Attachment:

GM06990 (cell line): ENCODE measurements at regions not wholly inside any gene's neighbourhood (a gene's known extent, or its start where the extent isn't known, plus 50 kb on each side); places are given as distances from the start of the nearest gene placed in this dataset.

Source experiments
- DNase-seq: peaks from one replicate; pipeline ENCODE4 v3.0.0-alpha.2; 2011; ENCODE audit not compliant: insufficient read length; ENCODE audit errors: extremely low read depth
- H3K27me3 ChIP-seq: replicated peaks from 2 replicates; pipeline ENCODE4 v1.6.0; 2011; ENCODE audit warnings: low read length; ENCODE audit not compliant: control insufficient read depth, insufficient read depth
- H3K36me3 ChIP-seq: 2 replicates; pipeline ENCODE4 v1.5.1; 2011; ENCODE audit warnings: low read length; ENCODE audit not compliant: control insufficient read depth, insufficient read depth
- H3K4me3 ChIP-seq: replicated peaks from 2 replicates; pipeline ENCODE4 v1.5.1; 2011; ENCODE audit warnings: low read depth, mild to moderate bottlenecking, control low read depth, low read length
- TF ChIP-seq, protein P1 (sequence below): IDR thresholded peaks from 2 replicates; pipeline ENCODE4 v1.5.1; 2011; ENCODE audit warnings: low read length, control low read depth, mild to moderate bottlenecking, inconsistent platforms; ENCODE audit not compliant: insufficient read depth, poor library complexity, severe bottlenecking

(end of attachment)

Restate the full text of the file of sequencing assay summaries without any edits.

GM06990 (cell line): ENCODE measurements at regions not wholly inside any gene's neighbourhood (a gene's known extent, or its start where the extent isn't known, plus 50 kb on each side); places are given as distances from the start of the nearest gene placed in this dataset.

Source experiments
- DNase-seq: peaks from one replicate; pipeline ENCODE4 v3.0.0-alpha.2; 2011; ENCODE audit not compliant: insufficient read length; ENCODE audit errors: extremely low read depth
- H3K27me3 ChIP-seq: replicated peaks from 2 replicates; pipeline ENCODE4 v1.6.0; 2011; ENCODE audit warnings: low read length; ENCODE audit not compliant: control insufficient read depth, insufficient read depth
- H3K36me3 ChIP-seq: 2 replicates; pipeline ENCODE4 v1.5.1; 2011; ENCODE audit warnings: low read length; ENCODE audit not compliant: control insufficient read depth, insufficient read depth
- H3K4me3 ChIP-seq: replicated peaks from 2 replicates; pipeline ENCODE4 v1.5.1; 2011; ENCODE audit warnings: low read depth, mild to moderate bottlenecking, control low read depth, low read length
- TF ChIP-seq, protein P1 (sequence below): IDR thresholded peaks from 2 replicates; pipeline ENCODE4 v1.5.1; 2011; ENCODE audit warnings: low read length, control low read depth, mild to moderate bottlenecking, inconsistent platforms; ENCODE audit not compliant: insufficient read depth, poor library complexity, severe bottlenecking